Unit Three Overview

This unit takes our thinking in a new direction, turning from the analysis of cultural texts to participation in public and political conversations. Rather than focusing on concepts, we will focus on positions that people take in response to public issues. We will take up our class readings not as sources to draw on in our papers but rather as models of the writing move that Joseph Harris (2006) describes as “countering.” Our work in this unit will allow you to focus on a public issue – such as race relations in the United States, poverty, climate change, or the economy – or an academic issue relevant to your major. You will ultimately be making your own argument in response to this issue, but following Harris’s thoughts on countering, you will do so by building off of and responding to another text.

Writing Process
In this unit, we will continue to practice activities related to invention, research, drafting, organization, peer review, revising, and reflecting. Again, the main change in this unit will involve switching from analysis to argumentation, which will affect how we approach invention and research.

Literacy Practices
Building on our literacy practices from the first two units, our observations will focus on public texts and the positions that they take in response to public issues. Conceptually, we will turn from focusing on broader concepts for analysis (mindfulness, gender, etc.) to thinking about how we frame these public issues. In terms of analysis, we will turn from the meaning and significance of a text to analyzing its argument and effectiveness in addressing an issue. We will apply what we learn from this analysis by advancing our own positions in response to the issue.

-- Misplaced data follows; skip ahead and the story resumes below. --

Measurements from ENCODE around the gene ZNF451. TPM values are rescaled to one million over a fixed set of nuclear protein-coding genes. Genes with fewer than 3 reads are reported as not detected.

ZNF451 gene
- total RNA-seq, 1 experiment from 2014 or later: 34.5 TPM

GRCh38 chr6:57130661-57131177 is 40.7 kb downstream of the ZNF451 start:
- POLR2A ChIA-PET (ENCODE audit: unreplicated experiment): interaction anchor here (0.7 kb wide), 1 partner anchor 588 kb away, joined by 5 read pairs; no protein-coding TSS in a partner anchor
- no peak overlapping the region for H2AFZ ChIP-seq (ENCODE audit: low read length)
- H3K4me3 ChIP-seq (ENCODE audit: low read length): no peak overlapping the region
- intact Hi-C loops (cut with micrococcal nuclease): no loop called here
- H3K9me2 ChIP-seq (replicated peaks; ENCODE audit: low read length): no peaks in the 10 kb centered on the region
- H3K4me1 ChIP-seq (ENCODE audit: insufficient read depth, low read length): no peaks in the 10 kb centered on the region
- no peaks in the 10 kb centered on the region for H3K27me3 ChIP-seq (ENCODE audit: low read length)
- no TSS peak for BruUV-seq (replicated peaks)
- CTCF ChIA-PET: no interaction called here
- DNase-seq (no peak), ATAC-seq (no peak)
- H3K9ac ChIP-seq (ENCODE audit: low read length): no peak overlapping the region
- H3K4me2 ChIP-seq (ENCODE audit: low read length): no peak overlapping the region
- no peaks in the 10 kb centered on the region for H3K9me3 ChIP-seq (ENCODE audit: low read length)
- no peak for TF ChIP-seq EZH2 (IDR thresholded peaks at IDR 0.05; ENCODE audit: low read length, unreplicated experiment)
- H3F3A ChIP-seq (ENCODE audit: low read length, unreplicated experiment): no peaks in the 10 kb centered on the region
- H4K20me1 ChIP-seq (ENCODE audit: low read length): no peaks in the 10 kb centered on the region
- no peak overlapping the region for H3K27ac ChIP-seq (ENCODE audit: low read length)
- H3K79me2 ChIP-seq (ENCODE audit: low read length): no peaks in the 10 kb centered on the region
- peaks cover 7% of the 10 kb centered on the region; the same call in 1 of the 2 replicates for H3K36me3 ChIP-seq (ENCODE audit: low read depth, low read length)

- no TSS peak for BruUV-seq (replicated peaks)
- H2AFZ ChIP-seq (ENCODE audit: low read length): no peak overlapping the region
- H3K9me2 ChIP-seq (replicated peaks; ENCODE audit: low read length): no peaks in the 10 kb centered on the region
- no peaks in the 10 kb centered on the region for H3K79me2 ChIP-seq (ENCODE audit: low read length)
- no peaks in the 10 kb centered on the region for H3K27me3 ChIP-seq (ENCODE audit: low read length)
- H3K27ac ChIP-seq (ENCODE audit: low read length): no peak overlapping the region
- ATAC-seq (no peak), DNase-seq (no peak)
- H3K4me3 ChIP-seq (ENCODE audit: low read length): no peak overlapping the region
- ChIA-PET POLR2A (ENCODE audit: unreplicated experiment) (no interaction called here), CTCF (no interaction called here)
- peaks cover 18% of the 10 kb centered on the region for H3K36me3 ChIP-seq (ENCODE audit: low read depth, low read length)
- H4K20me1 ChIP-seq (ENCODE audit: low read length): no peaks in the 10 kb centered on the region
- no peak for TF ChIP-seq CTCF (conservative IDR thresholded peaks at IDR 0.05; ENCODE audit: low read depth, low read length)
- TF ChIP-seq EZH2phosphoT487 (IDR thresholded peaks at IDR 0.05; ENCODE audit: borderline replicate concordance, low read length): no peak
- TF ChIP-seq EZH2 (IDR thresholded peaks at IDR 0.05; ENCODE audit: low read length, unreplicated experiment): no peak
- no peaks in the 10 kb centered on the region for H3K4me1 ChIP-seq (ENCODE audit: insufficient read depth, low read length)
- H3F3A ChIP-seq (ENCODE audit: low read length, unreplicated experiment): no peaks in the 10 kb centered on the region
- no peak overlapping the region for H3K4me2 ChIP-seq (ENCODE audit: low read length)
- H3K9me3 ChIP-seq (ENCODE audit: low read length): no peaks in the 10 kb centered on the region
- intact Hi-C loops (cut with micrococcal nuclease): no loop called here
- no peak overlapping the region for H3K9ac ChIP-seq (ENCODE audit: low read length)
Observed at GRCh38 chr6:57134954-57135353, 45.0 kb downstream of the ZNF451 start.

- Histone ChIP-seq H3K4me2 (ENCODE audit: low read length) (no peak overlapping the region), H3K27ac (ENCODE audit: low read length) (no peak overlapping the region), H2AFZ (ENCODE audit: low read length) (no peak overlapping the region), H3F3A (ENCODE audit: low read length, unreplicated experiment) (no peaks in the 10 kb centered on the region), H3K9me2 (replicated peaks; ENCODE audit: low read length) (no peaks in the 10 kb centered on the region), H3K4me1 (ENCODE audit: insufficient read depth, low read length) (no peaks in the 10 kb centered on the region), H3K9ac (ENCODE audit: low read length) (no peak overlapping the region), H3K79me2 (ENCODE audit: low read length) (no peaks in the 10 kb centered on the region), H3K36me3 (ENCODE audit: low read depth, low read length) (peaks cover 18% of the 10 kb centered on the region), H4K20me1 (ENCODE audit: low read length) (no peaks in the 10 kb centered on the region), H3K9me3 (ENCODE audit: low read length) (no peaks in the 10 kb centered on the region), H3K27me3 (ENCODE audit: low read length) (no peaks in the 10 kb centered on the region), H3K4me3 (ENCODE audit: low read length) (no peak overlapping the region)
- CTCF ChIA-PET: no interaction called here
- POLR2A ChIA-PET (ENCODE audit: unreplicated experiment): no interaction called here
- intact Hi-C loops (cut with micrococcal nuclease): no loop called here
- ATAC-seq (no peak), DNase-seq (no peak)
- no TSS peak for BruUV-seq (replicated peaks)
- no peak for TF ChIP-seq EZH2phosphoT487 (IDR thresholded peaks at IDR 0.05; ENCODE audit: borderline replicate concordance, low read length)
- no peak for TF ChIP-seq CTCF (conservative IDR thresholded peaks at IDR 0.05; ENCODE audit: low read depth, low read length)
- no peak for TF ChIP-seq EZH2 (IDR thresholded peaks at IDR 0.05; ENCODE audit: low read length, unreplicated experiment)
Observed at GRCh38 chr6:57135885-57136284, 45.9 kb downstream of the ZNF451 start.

Academic Moves
In this unit, Harris’s notion of “countering” will help us take up a particular position or argument and push back against it in some way, offering alternative perspectives or approaches to an issue. For Harris, forwarding can be described as in terms of saying “Yes, and…” to an author’s thinking, while countering works more as a “Yes, but…” (p. 56). In this case, you will take up one main text that offers an argument in response to a public issue, and your challenge will be to counter it in some way.